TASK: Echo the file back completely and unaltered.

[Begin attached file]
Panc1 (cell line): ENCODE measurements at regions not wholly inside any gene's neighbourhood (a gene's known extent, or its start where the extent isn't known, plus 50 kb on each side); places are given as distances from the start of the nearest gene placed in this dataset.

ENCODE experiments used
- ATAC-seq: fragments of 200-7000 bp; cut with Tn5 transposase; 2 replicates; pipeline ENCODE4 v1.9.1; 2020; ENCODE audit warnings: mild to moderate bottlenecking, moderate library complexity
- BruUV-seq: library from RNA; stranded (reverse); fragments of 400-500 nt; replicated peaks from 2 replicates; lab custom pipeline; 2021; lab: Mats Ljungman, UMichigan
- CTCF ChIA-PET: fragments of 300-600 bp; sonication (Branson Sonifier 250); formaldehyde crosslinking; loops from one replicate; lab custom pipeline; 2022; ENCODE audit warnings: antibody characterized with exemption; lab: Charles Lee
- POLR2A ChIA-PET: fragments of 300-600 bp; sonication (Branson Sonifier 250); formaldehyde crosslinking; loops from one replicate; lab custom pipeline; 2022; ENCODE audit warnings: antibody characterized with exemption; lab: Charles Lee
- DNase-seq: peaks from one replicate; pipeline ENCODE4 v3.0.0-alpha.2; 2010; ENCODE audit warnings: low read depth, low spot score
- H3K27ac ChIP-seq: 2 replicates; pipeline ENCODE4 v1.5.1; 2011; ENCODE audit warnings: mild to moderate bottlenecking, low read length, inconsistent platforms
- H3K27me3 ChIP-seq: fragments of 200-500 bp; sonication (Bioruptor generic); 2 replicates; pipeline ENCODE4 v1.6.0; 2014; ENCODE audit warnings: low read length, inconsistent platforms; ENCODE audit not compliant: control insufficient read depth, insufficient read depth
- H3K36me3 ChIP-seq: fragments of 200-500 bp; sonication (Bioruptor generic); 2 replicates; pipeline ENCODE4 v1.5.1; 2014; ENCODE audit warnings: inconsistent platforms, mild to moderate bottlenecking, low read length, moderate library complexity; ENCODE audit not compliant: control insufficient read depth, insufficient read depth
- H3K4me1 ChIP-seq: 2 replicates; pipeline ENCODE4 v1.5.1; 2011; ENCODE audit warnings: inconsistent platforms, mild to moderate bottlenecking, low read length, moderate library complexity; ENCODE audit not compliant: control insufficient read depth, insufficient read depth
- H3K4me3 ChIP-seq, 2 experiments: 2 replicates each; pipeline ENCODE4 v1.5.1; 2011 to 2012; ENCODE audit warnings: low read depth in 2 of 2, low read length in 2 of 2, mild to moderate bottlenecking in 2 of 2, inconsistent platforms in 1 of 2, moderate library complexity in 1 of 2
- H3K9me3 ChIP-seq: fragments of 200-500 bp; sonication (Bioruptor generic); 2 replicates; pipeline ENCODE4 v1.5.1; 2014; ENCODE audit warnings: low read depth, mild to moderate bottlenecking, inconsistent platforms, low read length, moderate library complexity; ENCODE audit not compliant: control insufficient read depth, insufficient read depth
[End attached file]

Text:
Panc1 (cell line): ENCODE measurements at regions not wholly inside any gene's neighbourhood (a gene's known extent, or its start where the extent isn't known, plus 50 kb on each side); places are given as distances from the start of the nearest gene placed in this dataset.

ENCODE experiments used
- ATAC-seq: fragments of 200-7000 bp; cut with Tn5 transposase; 2 replicates; pipeline ENCODE4 v1.9.1; 2020; ENCODE audit warnings: mild to moderate bottlenecking, moderate library complexity
- BruUV-seq: library from RNA; stranded (reverse); fragments of 400-500 nt; replicated peaks from 2 replicates; lab custom pipeline; 2021; lab: Mats Ljungman, UMichigan
- CTCF ChIA-PET: fragments of 300-600 bp; sonication (Branson Sonifier 250); formaldehyde crosslinking; loops from one replicate; lab custom pipeline; 2022; ENCODE audit warnings: antibody characterized with exemption; lab: Charles Lee
- POLR2A ChIA-PET: fragments of 300-600 bp; sonication (Branson Sonifier 250); formaldehyde crosslinking; loops from one replicate; lab custom pipeline; 2022; ENCODE audit warnings: antibody characterized with exemption; lab: Charles Lee
- DNase-seq: peaks from one replicate; pipeline ENCODE4 v3.0.0-alpha.2; 2010; ENCODE audit warnings: low read depth, low spot score
- H3K27ac ChIP-seq: 2 replicates; pipeline ENCODE4 v1.5.1; 2011; ENCODE audit warnings: mild to moderate bottlenecking, low read length, inconsistent platforms
- H3K27me3 ChIP-seq: fragments of 200-500 bp; sonication (Bioruptor generic); 2 replicates; pipeline ENCODE4 v1.6.0; 2014; ENCODE audit warnings: low read length, inconsistent platforms; ENCODE audit not compliant: control insufficient read depth, insufficient read depth
- H3K36me3 ChIP-seq: fragments of 200-500 bp; sonication (Bioruptor generic); 2 replicates; pipeline ENCODE4 v1.5.1; 2014; ENCODE audit warnings: inconsistent platforms, mild to moderate bottlenecking, low read length, moderate library complexity; ENCODE audit not compliant: control insufficient read depth, insufficient read depth
- H3K4me1 ChIP-seq: 2 replicates; pipeline ENCODE4 v1.5.1; 2011; ENCODE audit warnings: inconsistent platforms, mild to moderate bottlenecking, low read length, moderate library complexity; ENCODE audit not compliant: control insufficient read depth, insufficient read depth
- H3K4me3 ChIP-seq, 2 experiments: 2 replicates each; pipeline ENCODE4 v1.5.1; 2011 to 2012; ENCODE audit warnings: low read depth in 2 of 2, low read length in 2 of 2, mild to moderate bottlenecking in 2 of 2, inconsistent platforms in 1 of 2, moderate library complexity in 1 of 2
- H3K9me3 ChIP-seq: fragments of 200-500 bp; sonication (Bioruptor generic); 2 replicates; pipeline ENCODE4 v1.5.1; 2014; ENCODE audit warnings: low read depth, mild to moderate bottlenecking, inconsistent platforms, low read length, moderate library complexity; ENCODE audit not compliant: control insufficient read depth, insufficient read depth